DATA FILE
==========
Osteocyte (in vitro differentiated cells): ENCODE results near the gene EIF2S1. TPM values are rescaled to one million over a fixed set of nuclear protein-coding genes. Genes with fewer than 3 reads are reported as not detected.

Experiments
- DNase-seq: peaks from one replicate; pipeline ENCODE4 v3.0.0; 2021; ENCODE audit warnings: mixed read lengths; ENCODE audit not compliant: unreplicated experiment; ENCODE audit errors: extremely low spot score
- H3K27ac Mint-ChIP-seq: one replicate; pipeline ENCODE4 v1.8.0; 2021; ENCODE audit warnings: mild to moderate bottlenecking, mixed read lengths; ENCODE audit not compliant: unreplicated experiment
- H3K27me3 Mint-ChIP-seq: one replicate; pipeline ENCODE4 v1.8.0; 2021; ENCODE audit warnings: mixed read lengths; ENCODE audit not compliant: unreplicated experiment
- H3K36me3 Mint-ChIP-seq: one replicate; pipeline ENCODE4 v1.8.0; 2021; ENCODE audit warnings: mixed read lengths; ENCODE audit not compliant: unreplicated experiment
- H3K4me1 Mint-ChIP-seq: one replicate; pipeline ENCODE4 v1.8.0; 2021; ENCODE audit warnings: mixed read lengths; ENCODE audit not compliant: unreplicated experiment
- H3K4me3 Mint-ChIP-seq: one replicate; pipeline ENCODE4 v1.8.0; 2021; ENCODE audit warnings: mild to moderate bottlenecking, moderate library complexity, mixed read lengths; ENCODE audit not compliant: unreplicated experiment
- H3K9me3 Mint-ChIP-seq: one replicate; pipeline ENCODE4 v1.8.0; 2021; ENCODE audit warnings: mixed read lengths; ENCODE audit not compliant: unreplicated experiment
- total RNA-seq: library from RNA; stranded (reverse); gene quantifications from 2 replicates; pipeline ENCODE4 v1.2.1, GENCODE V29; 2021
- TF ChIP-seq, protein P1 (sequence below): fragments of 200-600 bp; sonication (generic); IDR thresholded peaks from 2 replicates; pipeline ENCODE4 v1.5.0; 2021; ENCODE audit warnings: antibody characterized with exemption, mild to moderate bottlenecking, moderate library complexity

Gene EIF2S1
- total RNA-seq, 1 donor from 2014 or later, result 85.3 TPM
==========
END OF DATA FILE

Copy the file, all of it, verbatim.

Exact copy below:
Osteocyte (in vitro differentiated cells): ENCODE results near the gene EIF2S1. TPM values are rescaled to one million over a fixed set of nuclear protein-coding genes. Genes with fewer than 3 reads are reported as not detected.

Experiments
- DNase-seq: peaks from one replicate; pipeline ENCODE4 v3.0.0; 2021; ENCODE audit warnings: mixed read lengths; ENCODE audit not compliant: unreplicated experiment; ENCODE audit errors: extremely low spot score
- H3K27ac Mint-ChIP-seq: one replicate; pipeline ENCODE4 v1.8.0; 2021; ENCODE audit warnings: mild to moderate bottlenecking, mixed read lengths; ENCODE audit not compliant: unreplicated experiment
- H3K27me3 Mint-ChIP-seq: one replicate; pipeline ENCODE4 v1.8.0; 2021; ENCODE audit warnings: mixed read lengths; ENCODE audit not compliant: unreplicated experiment
- H3K36me3 Mint-ChIP-seq: one replicate; pipeline ENCODE4 v1.8.0; 2021; ENCODE audit warnings: mixed read lengths; ENCODE audit not compliant: unreplicated experiment
- H3K4me1 Mint-ChIP-seq: one replicate; pipeline ENCODE4 v1.8.0; 2021; ENCODE audit warnings: mixed read lengths; ENCODE audit not compliant: unreplicated experiment
- H3K4me3 Mint-ChIP-seq: one replicate; pipeline ENCODE4 v1.8.0; 2021; ENCODE audit warnings: mild to moderate bottlenecking, moderate library complexity, mixed read lengths; ENCODE audit not compliant: unreplicated experiment
- H3K9me3 Mint-ChIP-seq: one replicate; pipeline ENCODE4 v1.8.0; 2021; ENCODE audit warnings: mixed read lengths; ENCODE audit not compliant: unreplicated experiment
- total RNA-seq: library from RNA; stranded (reverse); gene quantifications from 2 replicates; pipeline ENCODE4 v1.2.1, GENCODE V29; 2021
- TF ChIP-seq, protein P1 (sequence below): fragments of 200-600 bp; sonication (generic); IDR thresholded peaks from 2 replicates; pipeline ENCODE4 v1.5.0; 2021; ENCODE audit warnings: antibody characterized with exemption, mild to moderate bottlenecking, moderate library complexity

Gene EIF2S1
- total RNA-seq, 1 donor from 2014 or later, result 85.3 TPM